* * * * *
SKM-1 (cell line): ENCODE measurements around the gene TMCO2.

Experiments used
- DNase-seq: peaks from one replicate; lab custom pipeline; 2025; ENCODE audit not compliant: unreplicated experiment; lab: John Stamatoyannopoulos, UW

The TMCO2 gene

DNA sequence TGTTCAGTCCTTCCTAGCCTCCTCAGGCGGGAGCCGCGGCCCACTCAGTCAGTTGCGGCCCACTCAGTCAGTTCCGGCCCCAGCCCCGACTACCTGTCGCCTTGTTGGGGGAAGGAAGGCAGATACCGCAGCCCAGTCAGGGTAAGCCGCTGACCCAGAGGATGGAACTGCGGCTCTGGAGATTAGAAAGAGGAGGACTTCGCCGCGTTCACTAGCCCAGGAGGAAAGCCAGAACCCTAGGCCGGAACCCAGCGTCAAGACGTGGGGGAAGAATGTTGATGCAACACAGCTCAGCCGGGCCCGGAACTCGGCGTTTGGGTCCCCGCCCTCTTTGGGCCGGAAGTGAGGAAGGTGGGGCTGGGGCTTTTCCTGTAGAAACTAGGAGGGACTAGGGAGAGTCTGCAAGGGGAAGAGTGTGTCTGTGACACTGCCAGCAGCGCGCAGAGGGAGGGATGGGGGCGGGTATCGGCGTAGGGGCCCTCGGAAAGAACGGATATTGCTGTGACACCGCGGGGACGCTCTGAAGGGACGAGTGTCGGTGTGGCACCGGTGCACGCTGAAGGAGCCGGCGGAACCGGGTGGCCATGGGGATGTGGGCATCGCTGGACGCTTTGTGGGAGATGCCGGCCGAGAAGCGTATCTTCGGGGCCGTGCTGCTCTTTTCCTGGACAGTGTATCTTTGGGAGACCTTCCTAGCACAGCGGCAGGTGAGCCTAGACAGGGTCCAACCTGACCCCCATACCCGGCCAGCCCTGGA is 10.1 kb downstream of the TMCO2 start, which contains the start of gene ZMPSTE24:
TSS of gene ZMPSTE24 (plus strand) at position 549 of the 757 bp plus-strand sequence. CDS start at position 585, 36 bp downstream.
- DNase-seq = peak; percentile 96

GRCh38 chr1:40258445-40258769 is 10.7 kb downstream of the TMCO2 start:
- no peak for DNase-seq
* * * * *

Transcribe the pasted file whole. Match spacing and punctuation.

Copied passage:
SKM-1 (cell line): ENCODE measurements around the gene TMCO2.

Experiments used
- DNase-seq: peaks from one replicate; lab custom pipeline; 2025; ENCODE audit not compliant: unreplicated experiment; lab: John Stamatoyannopoulos, UW

The TMCO2 gene

DNA sequence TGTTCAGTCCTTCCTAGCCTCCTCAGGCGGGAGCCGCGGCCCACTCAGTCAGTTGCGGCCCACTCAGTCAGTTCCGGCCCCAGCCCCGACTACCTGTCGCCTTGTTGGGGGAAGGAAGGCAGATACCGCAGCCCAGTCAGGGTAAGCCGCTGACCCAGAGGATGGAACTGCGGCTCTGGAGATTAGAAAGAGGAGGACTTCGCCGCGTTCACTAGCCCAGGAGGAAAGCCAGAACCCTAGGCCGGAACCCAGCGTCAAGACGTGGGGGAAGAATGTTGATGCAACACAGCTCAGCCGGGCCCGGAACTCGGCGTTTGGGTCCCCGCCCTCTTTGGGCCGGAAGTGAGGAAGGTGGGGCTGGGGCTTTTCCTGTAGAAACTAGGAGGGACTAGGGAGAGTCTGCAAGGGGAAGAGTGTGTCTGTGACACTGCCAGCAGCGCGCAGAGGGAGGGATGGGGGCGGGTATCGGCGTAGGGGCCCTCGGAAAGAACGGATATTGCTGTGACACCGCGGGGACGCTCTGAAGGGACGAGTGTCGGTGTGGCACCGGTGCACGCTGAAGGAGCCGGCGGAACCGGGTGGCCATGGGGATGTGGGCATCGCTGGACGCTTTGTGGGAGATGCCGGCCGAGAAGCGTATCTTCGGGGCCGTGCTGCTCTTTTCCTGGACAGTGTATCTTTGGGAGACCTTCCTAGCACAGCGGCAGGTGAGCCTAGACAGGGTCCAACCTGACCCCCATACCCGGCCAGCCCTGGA is 10.1 kb downstream of the TMCO2 start, which contains the start of gene ZMPSTE24:
TSS of gene ZMPSTE24 (plus strand) at position 549 of the 757 bp plus-strand sequence. CDS start at position 585, 36 bp downstream.
- DNase-seq = peak; percentile 96

GRCh38 chr1:40258445-40258769 is 10.7 kb downstream of the TMCO2 start:
- no peak for DNase-seq